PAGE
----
US Traffic Deaths Increased In 2015

Posted: Aug 30 2016, 2:45pm CDT | by , in Cars & Vehicles


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US Traffic Deaths Increased in 2015
Credit: AutoCar
  • Federal data shows traffic deaths increased in 2015

A booming economy may be behind the increasing number of traffic deaths.

The US government heavily relies on its laws and safety outreach programs to make sure traffic deaths are not a big issue. However the Federal government recently released data which showed they may not be working really well after all.

It seems traffic deaths have risen by the largest slides in the past 50 years. Data shows traffic deaths have risen by 7.2% which is equal to 35,092 deaths by road accidents in 2015, when compared to 2014.

The data was released on Monday by the US Department of Transportation’s National Highway Traffic Safety Administration. This is the first time in 50 years traffic deaths have seen a single-year increase of this size since 1966, when the numbers of fatalities rose by 8.1%.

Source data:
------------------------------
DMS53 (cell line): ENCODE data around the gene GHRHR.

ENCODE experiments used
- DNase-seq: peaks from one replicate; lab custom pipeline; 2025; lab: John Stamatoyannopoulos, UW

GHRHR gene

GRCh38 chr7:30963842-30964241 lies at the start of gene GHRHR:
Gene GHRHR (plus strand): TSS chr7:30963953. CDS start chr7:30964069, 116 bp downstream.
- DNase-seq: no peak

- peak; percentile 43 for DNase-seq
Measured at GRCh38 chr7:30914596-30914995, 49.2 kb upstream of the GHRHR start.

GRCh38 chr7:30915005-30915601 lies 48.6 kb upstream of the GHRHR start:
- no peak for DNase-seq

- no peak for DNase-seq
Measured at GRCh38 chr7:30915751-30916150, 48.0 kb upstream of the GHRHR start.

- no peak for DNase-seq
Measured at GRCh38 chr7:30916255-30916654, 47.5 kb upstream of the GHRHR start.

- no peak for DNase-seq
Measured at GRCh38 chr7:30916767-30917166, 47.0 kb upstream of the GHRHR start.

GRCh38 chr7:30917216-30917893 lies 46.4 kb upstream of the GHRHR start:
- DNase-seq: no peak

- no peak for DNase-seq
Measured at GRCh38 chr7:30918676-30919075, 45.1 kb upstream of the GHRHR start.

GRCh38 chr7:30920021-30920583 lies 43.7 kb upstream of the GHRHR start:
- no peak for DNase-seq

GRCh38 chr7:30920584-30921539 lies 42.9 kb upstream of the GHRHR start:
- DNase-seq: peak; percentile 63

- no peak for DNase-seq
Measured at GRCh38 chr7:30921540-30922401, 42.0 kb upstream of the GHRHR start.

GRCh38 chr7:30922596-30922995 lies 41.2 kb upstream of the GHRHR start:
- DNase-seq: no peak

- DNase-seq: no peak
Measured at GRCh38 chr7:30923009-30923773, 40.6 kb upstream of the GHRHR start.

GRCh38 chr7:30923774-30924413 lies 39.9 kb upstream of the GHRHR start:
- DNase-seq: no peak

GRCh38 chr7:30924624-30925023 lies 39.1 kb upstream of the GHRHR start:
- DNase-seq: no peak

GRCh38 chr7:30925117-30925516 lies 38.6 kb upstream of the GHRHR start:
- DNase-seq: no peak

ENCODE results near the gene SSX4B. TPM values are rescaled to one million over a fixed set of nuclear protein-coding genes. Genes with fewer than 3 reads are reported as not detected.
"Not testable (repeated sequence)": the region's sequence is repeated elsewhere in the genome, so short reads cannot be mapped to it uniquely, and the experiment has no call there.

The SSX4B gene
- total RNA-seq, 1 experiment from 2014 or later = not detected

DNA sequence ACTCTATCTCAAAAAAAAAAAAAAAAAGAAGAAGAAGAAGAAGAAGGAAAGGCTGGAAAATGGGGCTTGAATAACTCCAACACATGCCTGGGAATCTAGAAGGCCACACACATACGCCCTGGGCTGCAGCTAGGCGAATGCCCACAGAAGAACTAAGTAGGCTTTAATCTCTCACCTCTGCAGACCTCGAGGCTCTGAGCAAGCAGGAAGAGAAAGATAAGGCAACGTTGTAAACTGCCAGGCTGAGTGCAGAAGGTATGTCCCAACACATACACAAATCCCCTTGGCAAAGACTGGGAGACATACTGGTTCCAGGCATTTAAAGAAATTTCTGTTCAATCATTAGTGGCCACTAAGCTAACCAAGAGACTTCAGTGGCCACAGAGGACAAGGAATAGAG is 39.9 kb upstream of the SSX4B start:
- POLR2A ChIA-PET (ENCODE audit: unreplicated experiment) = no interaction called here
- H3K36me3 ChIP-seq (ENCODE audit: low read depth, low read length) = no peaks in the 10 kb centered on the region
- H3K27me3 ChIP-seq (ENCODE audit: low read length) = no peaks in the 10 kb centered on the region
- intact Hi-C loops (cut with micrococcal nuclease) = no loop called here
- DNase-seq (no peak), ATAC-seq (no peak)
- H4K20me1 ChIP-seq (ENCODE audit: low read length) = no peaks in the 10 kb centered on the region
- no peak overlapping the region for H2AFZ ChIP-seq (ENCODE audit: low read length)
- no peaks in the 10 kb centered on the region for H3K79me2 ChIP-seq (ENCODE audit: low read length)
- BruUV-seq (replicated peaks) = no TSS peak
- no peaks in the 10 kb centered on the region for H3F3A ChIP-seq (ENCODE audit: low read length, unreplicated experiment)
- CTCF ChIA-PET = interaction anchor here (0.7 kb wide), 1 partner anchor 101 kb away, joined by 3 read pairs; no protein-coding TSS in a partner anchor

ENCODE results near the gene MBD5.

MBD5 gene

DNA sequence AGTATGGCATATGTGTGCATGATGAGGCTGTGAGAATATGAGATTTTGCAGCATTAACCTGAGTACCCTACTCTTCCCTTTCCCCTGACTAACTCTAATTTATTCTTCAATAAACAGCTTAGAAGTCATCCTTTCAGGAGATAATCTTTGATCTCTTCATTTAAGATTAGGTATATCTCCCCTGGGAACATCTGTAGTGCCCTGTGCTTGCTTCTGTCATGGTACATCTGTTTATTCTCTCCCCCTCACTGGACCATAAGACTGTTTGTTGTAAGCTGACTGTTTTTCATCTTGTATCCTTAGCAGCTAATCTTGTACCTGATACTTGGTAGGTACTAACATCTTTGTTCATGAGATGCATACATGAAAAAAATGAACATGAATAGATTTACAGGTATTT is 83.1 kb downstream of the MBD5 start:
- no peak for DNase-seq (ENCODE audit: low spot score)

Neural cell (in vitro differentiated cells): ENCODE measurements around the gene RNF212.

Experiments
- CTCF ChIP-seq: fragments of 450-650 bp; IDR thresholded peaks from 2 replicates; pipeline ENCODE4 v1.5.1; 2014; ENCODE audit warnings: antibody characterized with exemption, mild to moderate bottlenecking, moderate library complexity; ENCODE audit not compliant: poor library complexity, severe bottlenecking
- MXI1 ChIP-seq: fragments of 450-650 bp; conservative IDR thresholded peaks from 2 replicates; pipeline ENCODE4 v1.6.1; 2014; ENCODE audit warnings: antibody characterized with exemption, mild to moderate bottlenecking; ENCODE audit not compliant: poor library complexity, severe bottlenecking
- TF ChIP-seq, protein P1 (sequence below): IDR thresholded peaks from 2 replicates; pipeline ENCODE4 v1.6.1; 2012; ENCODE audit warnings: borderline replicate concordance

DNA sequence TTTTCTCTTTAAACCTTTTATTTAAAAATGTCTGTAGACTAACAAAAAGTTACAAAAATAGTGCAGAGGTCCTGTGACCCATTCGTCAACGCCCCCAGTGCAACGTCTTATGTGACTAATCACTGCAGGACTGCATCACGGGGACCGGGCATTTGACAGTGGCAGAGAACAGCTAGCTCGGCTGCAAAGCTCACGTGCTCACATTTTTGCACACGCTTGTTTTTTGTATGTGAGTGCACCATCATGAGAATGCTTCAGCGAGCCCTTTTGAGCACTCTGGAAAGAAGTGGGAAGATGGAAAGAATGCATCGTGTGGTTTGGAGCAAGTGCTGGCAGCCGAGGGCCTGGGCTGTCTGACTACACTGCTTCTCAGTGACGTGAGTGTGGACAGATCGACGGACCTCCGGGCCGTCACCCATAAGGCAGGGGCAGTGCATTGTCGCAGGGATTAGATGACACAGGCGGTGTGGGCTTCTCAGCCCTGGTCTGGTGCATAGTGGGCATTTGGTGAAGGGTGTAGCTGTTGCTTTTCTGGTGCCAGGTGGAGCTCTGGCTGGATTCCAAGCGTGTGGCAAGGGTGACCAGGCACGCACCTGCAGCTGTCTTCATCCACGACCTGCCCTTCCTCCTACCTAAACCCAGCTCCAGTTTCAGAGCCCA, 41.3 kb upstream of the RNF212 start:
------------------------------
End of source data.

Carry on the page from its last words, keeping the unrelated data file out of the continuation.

The data shows no groups of population in the US are safe from traffic deaths. Almost everyone including pedestrians, motorcyclists, passenger, cars and bicyclists all account for these deaths. Even the number of injuries from 2014 has risen substantially.

In 2015 the rate of injuries was reportedly increased 2.4% to 2.44 million. Particularly the numbers of police-reported crashes have risen by 3.8% which is equal to 6.3 million.

In a surprising turn of events the data also showed that although the total number of bicyclists involved in traffic accidents has seen an overall drop, the numbers of deaths have risen.

Basically the number of injured bicyclists in traffic accidents lowered by 10% since 2014, leading to only 45,000 bicyclists hurt, but a greater number of them died as bicyclist fatalities increased 12.2% i.e. 818 deaths in 2015. The highest numbers of deaths were perhaps recorded for pedestrians with a 9.5% increase since 1996.

Some analysts believe the reason for the baffling statistics could be a booming economy as job growth rose and fuel prices declined in 2015, so more people bought cars.

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